Turkey suffering rights rollback under Erdogan: HRW

Turkey suffering rights rollback under Erdogan: HRW

Tue Sep 30, 2014 8:14AM GMT

Human Rights Watch (HRW) says Turkey is suffering a “worrying rollback” of human rights under President Recep Tayyip Erdogan, criticizing Ankara for what it calls restricting judicial independence and media freedom.

In its report on Turkey published on Monday, the New York-based rights body accused the Turkish government of “increasing intolerance towards political opposition, public protest and critical media.”

“The [Turkish] government feels no hesitancy to intervene in the criminal justice system when its interests are threatened,” the HRW report said.

Erdogan was elected as the president of Turkey in August after more than a decade as prime minister. Erdogan’s final year as prime minister saw unprecedented anti-government protests and corruption charges against his close allies.

Over the past months, Turkey has adopted a series of controversial laws aimed at tightening Ankara’s control over the judiciary system as well as internet access.

Such moves are seen as retaliatory measures taken by Erdogan’s ruling Justice and Development Party (AKP) in the wake of a graft scandal that hit the then premier’s inner circle late last year. Erdogan had slammed the corruption probe as a “smear campaign” planned by outside forces.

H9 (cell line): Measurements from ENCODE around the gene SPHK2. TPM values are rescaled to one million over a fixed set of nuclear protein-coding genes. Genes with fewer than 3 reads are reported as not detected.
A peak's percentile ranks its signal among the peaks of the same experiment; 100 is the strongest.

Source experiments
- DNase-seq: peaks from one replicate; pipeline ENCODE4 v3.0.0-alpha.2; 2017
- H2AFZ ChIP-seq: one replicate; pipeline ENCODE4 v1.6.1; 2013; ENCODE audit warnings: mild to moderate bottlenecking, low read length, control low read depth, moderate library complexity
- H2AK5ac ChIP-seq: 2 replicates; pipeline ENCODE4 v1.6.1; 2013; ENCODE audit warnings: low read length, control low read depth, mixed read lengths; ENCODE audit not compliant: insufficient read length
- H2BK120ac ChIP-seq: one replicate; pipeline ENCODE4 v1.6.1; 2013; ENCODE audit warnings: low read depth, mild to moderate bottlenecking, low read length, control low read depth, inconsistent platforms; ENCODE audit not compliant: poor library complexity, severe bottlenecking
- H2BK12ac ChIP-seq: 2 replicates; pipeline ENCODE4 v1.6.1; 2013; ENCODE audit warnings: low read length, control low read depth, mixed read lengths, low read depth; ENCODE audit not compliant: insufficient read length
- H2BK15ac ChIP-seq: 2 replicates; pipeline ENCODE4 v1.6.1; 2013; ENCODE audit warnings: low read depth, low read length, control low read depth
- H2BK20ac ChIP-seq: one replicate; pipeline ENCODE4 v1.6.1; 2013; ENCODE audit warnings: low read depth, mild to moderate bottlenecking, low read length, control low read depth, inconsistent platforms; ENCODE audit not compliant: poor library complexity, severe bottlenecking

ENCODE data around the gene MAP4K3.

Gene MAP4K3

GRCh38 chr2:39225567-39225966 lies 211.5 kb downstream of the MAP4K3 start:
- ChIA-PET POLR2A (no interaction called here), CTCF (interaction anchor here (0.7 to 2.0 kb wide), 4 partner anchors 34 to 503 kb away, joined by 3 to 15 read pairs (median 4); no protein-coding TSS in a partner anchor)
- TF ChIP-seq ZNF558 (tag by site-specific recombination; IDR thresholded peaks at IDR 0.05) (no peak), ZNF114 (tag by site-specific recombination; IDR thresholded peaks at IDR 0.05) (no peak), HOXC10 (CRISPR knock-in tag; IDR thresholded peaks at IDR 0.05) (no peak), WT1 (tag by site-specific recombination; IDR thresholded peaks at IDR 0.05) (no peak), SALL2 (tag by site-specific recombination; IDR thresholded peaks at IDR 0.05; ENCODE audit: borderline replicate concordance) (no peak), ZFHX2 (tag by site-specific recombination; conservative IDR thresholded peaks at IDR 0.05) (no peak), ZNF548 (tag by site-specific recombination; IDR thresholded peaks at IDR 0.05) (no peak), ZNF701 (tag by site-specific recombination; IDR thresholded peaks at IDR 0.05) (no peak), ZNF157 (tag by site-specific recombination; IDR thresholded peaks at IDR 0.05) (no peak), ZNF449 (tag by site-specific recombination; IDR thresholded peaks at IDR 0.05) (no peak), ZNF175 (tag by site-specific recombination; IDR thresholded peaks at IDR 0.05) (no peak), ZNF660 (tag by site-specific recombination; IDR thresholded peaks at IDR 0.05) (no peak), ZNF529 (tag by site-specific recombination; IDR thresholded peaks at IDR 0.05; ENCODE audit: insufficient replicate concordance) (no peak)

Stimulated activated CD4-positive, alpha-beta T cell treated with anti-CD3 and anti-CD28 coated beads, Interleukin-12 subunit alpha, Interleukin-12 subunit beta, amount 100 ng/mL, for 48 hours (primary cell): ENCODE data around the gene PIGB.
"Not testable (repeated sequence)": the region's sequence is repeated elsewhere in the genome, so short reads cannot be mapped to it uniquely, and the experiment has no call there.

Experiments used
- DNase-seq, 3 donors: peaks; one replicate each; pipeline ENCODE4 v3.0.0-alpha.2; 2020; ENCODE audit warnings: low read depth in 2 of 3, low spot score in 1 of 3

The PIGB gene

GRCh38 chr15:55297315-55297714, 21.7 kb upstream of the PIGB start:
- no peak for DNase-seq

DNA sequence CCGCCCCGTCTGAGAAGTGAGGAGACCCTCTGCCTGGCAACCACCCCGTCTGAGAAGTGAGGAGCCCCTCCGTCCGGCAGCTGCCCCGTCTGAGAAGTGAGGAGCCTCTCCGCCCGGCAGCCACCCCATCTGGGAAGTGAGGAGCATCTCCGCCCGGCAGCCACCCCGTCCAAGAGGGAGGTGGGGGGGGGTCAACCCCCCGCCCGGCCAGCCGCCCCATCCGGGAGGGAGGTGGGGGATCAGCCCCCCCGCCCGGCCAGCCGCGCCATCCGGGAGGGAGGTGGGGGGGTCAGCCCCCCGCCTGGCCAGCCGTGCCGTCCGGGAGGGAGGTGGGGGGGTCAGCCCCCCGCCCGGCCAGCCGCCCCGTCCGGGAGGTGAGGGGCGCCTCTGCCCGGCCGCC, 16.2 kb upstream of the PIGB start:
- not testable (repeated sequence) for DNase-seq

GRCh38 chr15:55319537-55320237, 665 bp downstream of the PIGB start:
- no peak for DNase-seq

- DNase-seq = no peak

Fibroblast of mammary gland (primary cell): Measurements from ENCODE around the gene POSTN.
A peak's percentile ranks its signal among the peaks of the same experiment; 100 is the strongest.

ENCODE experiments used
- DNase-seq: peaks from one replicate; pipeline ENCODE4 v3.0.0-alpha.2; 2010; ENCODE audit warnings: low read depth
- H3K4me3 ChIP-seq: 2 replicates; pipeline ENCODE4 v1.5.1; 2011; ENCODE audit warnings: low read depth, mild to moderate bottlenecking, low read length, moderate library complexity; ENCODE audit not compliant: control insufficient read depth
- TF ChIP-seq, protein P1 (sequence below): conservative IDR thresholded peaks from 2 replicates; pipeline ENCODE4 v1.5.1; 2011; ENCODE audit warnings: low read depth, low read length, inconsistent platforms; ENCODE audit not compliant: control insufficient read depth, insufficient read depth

Elsewhere in the report, the HRW also pointed to the 2013 protests against the Erdogan administration, adding that there had been “near impunity” for police violence against the demonstrators.

“Turkey is unlikely to succeed in moving closer to Europe unless Turkey’s leaders take steps to reverse the rollback on rights and strengthen the rule of law,” said Emma Sinclair-Webb, HRW’s Turkey researcher.

The HRW report also criticized Turkish media for failing to challenge the government and said large parts of media in the country follow a pro-government line.

Turkey has often been criticized for cracking down on journalists and sentencing them to long prison terms. Media freedom advocacy groups have on numerous occasions described the country as the world’s largest prison for journalists.

The Turkish government has not yet commented on HRW report.

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